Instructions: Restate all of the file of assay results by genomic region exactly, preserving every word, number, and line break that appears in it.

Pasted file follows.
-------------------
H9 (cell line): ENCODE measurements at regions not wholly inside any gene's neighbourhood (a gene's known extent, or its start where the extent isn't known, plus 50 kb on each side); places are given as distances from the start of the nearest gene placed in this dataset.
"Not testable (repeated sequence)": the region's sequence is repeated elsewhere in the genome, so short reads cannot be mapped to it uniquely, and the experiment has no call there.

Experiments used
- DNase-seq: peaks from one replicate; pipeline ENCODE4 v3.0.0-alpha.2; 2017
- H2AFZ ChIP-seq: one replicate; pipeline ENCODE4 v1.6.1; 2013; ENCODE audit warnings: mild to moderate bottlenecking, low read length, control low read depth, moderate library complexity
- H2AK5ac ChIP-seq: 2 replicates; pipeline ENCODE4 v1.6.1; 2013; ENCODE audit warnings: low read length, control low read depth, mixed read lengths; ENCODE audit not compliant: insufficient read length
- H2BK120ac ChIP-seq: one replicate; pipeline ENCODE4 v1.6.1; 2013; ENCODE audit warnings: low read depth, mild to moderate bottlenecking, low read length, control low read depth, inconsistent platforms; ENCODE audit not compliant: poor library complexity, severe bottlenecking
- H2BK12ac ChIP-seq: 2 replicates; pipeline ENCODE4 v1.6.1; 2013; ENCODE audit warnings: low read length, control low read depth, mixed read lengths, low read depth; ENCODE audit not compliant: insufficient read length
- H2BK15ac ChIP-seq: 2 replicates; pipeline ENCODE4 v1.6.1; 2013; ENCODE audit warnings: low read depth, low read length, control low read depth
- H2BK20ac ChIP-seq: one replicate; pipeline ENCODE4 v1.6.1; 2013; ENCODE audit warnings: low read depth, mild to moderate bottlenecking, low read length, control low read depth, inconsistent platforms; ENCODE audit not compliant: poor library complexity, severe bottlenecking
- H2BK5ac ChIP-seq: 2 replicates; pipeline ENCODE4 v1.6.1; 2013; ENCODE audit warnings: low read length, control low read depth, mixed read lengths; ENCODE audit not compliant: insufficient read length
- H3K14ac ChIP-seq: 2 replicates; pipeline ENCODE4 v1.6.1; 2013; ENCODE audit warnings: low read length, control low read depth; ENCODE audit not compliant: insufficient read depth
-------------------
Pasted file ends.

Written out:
H9 (cell line): ENCODE measurements at regions not wholly inside any gene's neighbourhood (a gene's known extent, or its start where the extent isn't known, plus 50 kb on each side); places are given as distances from the start of the nearest gene placed in this dataset.
"Not testable (repeated sequence)": the region's sequence is repeated elsewhere in the genome, so short reads cannot be mapped to it uniquely, and the experiment has no call there.

Experiments used
- DNase-seq: peaks from one replicate; pipeline ENCODE4 v3.0.0-alpha.2; 2017
- H2AFZ ChIP-seq: one replicate; pipeline ENCODE4 v1.6.1; 2013; ENCODE audit warnings: mild to moderate bottlenecking, low read length, control low read depth, moderate library complexity
- H2AK5ac ChIP-seq: 2 replicates; pipeline ENCODE4 v1.6.1; 2013; ENCODE audit warnings: low read length, control low read depth, mixed read lengths; ENCODE audit not compliant: insufficient read length
- H2BK120ac ChIP-seq: one replicate; pipeline ENCODE4 v1.6.1; 2013; ENCODE audit warnings: low read depth, mild to moderate bottlenecking, low read length, control low read depth, inconsistent platforms; ENCODE audit not compliant: poor library complexity, severe bottlenecking
- H2BK12ac ChIP-seq: 2 replicates; pipeline ENCODE4 v1.6.1; 2013; ENCODE audit warnings: low read length, control low read depth, mixed read lengths, low read depth; ENCODE audit not compliant: insufficient read length
- H2BK15ac ChIP-seq: 2 replicates; pipeline ENCODE4 v1.6.1; 2013; ENCODE audit warnings: low read depth, low read length, control low read depth
- H2BK20ac ChIP-seq: one replicate; pipeline ENCODE4 v1.6.1; 2013; ENCODE audit warnings: low read depth, mild to moderate bottlenecking, low read length, control low read depth, inconsistent platforms; ENCODE audit not compliant: poor library complexity, severe bottlenecking
- H2BK5ac ChIP-seq: 2 replicates; pipeline ENCODE4 v1.6.1; 2013; ENCODE audit warnings: low read length, control low read depth, mixed read lengths; ENCODE audit not compliant: insufficient read length
- H3K14ac ChIP-seq: 2 replicates; pipeline ENCODE4 v1.6.1; 2013; ENCODE audit warnings: low read length, control low read depth; ENCODE audit not compliant: insufficient read depth